SAFL partners with WEST & TNO on system to detect bird and bat collisions at wind turbines

In early July, representatives from St. Anthony Falls Laboratory (SAFL), Western EcoSystems Technology, Inc. (WEST) and the Netherlands Organization for Applied Scientific Research (TNO) were busy installing vibration sensors and cameras on the wind turbine at the Eolos Wind Energy Research Station at UMore Park.

“We’re evaluating and refining a multi-sensor system developed by TNO to detect bat and bird collisions with wind turbine blades,” explains Dr. Jennifer Stucker, senior research biologist for WEST who manages the project, titled A Multi-Sensor Approach for Measuring Bird and Bat Collisions with Offshore Wind Turbines. Standard land-based approaches for monitoring wildlife collisions at wind turbines will not work at turbines located offshore in the water.

Vibration sensor
Three sensors were glued inside each of the three blades at distances of 8, 16 and 24 meters from the turbine's hub

Inside each of Eolos’ three blades, vibration sensors have been installed which are capable of detecting greater than 65% of all collisions 8 grams or larger – a sensitivity capable of registering bats and small birds like warblers. At three locations around the base of the turbine, the team is also testing an infra-red illuminator and thermal and full-spectrum cameras to capture activity in the air.

Cameras at the base of the Eolos Wind Turbine
At three locations around the base of the turbine, infra-red illuminators and thermal and full-spectrum cameras capture activity in the air

The main goal of testing at Eolos is to validate the collision detection system before deploying it on an offshore wind turbine in Denmark in 2023. Currently, little is known about bird and bat collisions at offshore wind turbines; with this new technology, Stucker and her team hope to verify that collisions are an infrequent occurrence.

The project, funded by the Department of Energy’s Office of Energy Efficiency and Renewable Energy, also has important applications for land-based wind turbines, where bird and bat collisions are a documented reality.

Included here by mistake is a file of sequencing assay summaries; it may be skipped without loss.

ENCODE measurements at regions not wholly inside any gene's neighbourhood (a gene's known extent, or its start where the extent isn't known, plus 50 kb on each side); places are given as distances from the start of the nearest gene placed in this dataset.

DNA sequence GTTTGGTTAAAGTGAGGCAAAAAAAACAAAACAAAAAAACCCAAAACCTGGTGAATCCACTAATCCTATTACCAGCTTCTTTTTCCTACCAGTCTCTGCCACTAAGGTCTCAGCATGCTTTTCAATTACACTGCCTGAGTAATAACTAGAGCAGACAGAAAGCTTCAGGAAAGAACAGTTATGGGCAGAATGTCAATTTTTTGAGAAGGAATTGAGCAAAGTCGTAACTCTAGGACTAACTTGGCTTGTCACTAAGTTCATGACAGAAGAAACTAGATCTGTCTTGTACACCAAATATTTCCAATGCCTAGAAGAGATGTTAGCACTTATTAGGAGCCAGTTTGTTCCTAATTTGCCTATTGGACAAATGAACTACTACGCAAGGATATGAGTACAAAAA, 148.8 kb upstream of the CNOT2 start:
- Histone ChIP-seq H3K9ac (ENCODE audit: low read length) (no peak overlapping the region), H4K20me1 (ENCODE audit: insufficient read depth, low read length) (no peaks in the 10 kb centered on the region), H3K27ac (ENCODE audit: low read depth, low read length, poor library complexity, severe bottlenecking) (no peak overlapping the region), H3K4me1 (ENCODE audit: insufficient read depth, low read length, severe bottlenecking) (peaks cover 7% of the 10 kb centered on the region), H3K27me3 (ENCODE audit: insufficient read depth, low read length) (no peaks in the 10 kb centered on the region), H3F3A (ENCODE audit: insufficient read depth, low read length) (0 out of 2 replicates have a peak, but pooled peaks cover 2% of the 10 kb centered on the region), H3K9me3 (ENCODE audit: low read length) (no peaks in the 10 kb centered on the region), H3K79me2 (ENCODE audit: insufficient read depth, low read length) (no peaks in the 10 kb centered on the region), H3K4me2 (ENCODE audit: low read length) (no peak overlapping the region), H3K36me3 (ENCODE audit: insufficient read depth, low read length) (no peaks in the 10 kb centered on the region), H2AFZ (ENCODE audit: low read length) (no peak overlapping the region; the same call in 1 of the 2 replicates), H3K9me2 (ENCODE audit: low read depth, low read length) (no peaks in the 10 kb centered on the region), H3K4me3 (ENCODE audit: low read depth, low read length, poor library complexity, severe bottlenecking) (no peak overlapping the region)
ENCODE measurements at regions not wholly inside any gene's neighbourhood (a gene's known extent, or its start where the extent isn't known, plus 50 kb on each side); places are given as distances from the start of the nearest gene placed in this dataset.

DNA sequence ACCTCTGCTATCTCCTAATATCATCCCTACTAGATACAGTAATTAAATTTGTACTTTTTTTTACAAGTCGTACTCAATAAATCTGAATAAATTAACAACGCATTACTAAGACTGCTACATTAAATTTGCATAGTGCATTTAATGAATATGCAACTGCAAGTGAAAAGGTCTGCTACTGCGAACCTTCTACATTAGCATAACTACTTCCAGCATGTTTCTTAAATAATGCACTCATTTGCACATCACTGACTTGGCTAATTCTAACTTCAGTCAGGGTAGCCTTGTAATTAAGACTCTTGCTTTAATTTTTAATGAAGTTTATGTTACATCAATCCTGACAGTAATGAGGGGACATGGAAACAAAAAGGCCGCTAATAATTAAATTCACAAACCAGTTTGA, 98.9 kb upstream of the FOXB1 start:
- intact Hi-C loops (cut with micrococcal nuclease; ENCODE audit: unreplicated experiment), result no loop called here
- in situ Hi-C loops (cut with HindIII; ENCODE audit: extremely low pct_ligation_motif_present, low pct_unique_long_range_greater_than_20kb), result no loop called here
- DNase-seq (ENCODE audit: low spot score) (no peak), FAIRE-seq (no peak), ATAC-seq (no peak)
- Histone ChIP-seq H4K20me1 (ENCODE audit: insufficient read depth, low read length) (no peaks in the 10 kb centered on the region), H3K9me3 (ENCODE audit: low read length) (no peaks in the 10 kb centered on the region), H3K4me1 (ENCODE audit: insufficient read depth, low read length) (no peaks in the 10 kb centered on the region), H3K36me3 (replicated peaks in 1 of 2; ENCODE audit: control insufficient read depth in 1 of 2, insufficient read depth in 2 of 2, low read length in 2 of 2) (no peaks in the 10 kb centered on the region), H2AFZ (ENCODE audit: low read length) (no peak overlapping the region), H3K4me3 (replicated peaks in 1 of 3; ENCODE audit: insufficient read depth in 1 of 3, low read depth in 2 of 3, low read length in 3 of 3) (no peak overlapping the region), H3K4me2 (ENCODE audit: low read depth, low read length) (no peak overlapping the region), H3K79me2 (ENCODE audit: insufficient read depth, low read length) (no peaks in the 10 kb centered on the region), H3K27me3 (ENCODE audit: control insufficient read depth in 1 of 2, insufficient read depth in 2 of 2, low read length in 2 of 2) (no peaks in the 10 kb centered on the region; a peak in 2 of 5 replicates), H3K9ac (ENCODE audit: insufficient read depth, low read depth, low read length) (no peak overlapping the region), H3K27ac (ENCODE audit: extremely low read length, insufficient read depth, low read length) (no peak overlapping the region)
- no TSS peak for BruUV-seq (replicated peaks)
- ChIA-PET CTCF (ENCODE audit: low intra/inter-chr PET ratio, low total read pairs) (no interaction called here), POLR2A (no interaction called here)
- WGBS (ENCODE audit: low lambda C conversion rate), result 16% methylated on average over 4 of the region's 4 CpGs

Technicians preparing to enter the Eolos wind turbine
Pi Danzl and Frank Kaandorp, technicians from the Netherlands Organization for Applied Scientific Research (TNO), prepare to enter the blades of the turbine, a closed space where temperatures reach 100 degrees Fahrenheit, where they install the sensors over the course of three days

Every year, the Renewable Energy Wildlife Institute estimates that 3.5  birds and 7.7 bats will collide with an average-sized land-based wind turbine like the Clipper Liberty 2.5-megawatt turbine at the Eolos facility. To reduce wildlife collisions, land-based turbines are sited away from major migration corridors, forests and bodies of water. Windfarm operators in Minnesota and many states across the U.S. also monitor their turbines to see if birds and bats are being struck. However, current monitoring methods offer an incomplete picture due to search limitations. 

Technicians installing sensors in the Eolos wind turbine
A TNO technician inside one of the blades of the Eolos Wind Turbine

According to Stucker, this new system will offer a more accurate count of collisions. It will also provide details about when wildlife collide and where on the blade the strikes are occurring – critical information which will help wildlife managers support strategies to minimize wildlife collisions. Curtailment is a key form of protection, especially for bats, who are drawn to turbines for reasons still not understood by biologists.

“We have wind turbines, a fantastic technology capable of making renewable energy, but there are impacts to the environment,” says Chris Feist, associate engineer at SAFL and partner on this project. “This multi-sensor system seems like a great technology to minimize those impacts, making wind energy even more appealing.”

Learn more about the research conducted at the Eolos Wind Energy Research Station.